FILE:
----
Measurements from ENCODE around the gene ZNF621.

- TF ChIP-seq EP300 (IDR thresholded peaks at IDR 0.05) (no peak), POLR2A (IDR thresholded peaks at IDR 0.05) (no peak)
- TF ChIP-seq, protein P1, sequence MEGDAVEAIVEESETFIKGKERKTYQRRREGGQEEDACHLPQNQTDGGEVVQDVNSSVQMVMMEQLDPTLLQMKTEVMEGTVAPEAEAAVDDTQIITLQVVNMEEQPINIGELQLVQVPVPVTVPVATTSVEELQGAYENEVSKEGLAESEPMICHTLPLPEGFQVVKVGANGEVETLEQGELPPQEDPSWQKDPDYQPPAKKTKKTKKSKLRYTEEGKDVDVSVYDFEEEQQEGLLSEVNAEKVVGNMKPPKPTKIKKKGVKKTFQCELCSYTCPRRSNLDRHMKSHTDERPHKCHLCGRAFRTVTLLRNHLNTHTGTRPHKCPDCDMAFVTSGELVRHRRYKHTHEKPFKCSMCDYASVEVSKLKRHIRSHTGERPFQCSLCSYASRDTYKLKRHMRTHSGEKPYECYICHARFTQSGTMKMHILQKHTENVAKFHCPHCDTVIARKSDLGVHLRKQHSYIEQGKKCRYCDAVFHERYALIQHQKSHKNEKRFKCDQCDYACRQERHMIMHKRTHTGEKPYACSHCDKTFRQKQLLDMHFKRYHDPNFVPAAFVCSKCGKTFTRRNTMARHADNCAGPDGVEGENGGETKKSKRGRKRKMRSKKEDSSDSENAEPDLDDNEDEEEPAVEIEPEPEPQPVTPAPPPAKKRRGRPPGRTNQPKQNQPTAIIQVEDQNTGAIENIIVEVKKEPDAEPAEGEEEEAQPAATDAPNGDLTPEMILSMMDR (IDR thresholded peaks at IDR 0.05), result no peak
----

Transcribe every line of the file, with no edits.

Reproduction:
Measurements from ENCODE around the gene ZNF621.

- TF ChIP-seq EP300 (IDR thresholded peaks at IDR 0.05) (no peak), POLR2A (IDR thresholded peaks at IDR 0.05) (no peak)
- TF ChIP-seq, protein P1, sequence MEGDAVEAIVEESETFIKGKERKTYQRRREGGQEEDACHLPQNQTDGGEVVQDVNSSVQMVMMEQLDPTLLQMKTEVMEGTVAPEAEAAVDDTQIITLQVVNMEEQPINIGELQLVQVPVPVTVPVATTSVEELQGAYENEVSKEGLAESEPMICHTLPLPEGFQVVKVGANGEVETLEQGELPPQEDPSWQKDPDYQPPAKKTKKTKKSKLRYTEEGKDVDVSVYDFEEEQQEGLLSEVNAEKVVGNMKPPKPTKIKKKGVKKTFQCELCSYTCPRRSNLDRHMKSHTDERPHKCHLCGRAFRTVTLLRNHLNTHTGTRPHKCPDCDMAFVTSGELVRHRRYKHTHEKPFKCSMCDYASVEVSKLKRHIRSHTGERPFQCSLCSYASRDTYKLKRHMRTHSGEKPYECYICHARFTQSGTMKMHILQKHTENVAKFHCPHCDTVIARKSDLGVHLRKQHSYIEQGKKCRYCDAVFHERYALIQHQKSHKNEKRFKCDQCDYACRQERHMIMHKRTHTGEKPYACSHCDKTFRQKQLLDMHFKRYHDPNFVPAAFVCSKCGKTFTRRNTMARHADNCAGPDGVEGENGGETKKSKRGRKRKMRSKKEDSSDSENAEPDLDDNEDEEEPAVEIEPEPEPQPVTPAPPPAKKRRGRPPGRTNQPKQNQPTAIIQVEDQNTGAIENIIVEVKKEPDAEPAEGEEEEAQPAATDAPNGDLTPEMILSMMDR (IDR thresholded peaks at IDR 0.05), result no peak